Zhang’s rivals may be content to produce creative content in their native country, but he’s looking for the next mountain to climb. He calls the career of Walt Disney “his greatest influence.” The Disney name is synonymous with the best American culture and entertain- ment. So like Disney, Zhang has set his sights on building a complete Chinese cultural industry using The Journey as a springboard to 64 develop many creative platforms — such as feature film, a theme park and video games — to give audiences a rich, cultural and entertaining experience.

It’s one thing to have an impossible dream. Zhang has found an important collaborator to make it possible: Wing T. Chao, former chief architect and master planner for Disney. Chao spent 37 years at Disney working with talented imagineers and the best architects in the world. When Zhang decided it was time to pursue his grand dream to build The Monkey Kingdom Resort in China, his search for the right talent led him straight to Chao.

Well, almost. It took less than six degrees of separation for Zhang to meet former Disney Imagineer Kenton Low when they were both in Vancouver, Canada. As Zhang described his ambitious theme park project, it was clear to Low that Chao was the best man to assist him. It took Zhang three visits to Los Angeles to persuade Chao to join him. “I was impressed by his passion and commitment,” says Chao.

“It will take a lot of time and effort,” Chao told Zhang during their discussions. However, it was apparent nothing would deter Zhang from his dream because he had done his research, visiting every theme park in the U.S., Japan, Korea, France, Australia, Thailand and Hong Kong, where he noticed that most of the parks sprang from Western themes. However, no one had built a park based on Asian cultural themes. The Journey would supply the great material for a theme park’s attractions and surroundings, reasoned Zhang.

Each of Zhang’s careers has prepared him for this moment of creation. As a director, he’s adept at being versatile and imaginative. As a producer, he’s been called upon to raise money and formulate budgets, and his acting skills have taught him how to present a story on a stage.

For now Zhang and Chao have completed Monkey Kingdom’s conceptual design phase.

The proposed master plan would also include hotels, retail, dining, entertainment, theaters and a network of lakes and waterways.

As Zhang envisions it, a trilogy is the best way to introduce The Journey to the world. He’s signed famed fantasy novelist Neil Gaiman to condense the major themes of the book into a narrative thread cohesive enough to be turned into three two-hour movies. In March, Zhang took Gaiman on a 10-day trip around various scenic and historical locations in China while discussing the story and script. Gaiman was very moved and inspired by the trip and Zhang believes Neil’s deep understanding of the novel and Chinese history should provide a great script. The lesson to be learned is patience, Zhang says, calling to mind the example of James Cameron, who spent years developing the special effects technology and the screenplay before Avatar could be filmed.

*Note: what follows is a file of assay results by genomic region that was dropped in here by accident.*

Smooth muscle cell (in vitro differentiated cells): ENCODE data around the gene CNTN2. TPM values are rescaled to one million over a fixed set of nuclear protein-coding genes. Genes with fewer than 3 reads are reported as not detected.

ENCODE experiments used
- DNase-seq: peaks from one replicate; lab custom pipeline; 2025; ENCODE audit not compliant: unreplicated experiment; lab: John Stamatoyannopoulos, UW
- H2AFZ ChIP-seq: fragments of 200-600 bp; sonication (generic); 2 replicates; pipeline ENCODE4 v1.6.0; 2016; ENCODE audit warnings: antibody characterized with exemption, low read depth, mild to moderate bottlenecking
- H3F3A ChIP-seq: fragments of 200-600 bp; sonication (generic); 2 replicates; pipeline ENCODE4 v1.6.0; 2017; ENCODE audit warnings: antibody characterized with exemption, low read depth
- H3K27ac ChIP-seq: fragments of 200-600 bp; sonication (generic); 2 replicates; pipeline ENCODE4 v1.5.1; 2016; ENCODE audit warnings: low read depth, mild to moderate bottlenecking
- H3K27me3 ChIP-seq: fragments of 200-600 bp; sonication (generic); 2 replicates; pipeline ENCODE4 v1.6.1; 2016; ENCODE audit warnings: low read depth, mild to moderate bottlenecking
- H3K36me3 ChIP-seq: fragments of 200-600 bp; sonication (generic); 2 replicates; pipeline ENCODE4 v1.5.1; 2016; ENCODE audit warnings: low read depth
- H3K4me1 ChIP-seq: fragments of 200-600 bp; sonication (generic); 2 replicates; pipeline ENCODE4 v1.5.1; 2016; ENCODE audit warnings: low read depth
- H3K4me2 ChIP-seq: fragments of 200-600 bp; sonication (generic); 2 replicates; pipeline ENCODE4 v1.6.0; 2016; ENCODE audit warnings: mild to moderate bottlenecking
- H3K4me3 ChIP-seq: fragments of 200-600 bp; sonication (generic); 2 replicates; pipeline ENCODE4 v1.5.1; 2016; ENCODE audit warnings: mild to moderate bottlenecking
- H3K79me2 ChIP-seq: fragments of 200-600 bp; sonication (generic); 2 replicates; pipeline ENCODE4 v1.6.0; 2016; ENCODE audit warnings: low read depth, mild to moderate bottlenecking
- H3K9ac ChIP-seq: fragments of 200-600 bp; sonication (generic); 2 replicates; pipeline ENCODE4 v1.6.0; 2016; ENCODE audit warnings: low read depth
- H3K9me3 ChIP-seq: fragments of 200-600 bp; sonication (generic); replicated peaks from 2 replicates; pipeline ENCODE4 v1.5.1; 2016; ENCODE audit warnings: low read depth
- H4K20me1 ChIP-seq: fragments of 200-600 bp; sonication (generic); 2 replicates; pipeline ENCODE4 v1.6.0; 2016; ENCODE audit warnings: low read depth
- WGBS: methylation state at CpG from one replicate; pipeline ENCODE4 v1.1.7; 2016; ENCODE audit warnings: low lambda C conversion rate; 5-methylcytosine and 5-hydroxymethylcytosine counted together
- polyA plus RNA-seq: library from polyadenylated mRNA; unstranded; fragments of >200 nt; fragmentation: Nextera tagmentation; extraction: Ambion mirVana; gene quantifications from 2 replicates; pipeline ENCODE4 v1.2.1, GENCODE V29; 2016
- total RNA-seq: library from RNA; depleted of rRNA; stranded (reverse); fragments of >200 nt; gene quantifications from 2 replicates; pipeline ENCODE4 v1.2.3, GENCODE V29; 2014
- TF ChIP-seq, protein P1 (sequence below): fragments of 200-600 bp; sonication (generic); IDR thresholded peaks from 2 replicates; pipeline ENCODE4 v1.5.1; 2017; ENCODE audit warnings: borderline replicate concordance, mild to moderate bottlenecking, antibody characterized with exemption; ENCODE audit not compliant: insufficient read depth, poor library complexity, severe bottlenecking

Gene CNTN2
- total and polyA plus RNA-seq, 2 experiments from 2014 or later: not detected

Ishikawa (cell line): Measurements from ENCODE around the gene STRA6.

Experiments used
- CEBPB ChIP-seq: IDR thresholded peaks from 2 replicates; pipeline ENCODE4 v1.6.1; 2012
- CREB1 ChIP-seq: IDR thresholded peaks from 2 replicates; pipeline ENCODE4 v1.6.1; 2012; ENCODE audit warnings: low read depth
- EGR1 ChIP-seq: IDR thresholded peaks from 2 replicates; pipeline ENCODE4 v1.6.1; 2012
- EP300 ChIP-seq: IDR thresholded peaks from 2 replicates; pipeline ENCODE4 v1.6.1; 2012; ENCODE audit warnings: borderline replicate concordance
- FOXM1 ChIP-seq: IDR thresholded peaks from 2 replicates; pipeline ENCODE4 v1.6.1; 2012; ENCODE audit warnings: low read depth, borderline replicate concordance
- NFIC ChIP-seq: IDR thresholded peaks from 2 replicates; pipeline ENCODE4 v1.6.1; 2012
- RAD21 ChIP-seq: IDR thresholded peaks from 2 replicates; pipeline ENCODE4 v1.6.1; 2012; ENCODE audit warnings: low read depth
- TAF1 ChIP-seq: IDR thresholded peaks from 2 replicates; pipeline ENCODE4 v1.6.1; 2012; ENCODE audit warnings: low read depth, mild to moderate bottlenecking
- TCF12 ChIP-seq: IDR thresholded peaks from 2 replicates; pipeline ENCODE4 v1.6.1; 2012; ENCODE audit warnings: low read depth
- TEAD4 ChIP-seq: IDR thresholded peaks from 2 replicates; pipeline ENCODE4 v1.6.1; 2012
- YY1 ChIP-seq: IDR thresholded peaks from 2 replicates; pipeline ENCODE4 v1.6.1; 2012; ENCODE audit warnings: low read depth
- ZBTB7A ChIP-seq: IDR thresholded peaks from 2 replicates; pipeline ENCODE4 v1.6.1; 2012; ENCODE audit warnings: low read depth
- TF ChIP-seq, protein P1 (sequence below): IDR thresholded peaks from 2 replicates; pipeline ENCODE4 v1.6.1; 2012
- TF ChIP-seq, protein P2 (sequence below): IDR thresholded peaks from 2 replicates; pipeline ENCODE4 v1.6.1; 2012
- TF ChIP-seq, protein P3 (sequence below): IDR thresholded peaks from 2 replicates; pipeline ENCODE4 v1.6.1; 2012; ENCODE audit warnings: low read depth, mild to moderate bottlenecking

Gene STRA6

Zhang is in the middle of raising over $100 million to bankroll the first of three films. “People with vision see the great business opportunity. The success will be in the first film,” he says. China is second only to the U.S. in box office receipts, and Avatar grossed more than $200 million

in China. With the classic novel’s popularity in China, the Monkey King trilogy should embrace an even larger audience base than Avatar. Currently, there are 1,700 3D movie screens in China, and the number grows 20% each year, Zhang adds.

The biggest challenge he sees is attracting a significant global audience to material with Asian characters told from an Asian perspective. The more audiences outside of China that respond to the Monkey King and other characters from the classical yarn, the more energy he can put into the development of video games that further expand some of the other story lines not explored in the films.

Understanding the ups and downs of Walt Disney’s career is key for Zhang in realizing his vision and drawing the inspiration to move forward. Disney’s career was littered with naysayers but, out of his great instincts, he enjoyed many successes. Case in point: Disneyland in Anaheim, California recently celebrated its 55th anniversary with great fanfare. So why is creating a 66-episode TV series, a feature film trilogy, an enormous theme park and video games all based on a classical epic Chinese novel so far-fetched? Only time will tell.

Zhang would predict only one thing when all the pieces of his creative plan are in place and done. “I would consider taking a vacation,” he says, smiling. Call him a visionary or risk taker. Either way, Zhang’s eyes are on the finish line. “Building a park and producing a film based on a Chinese story like the Monkey King is quite challenging. It’s been kind of inspiring trying to make these dreams come true.”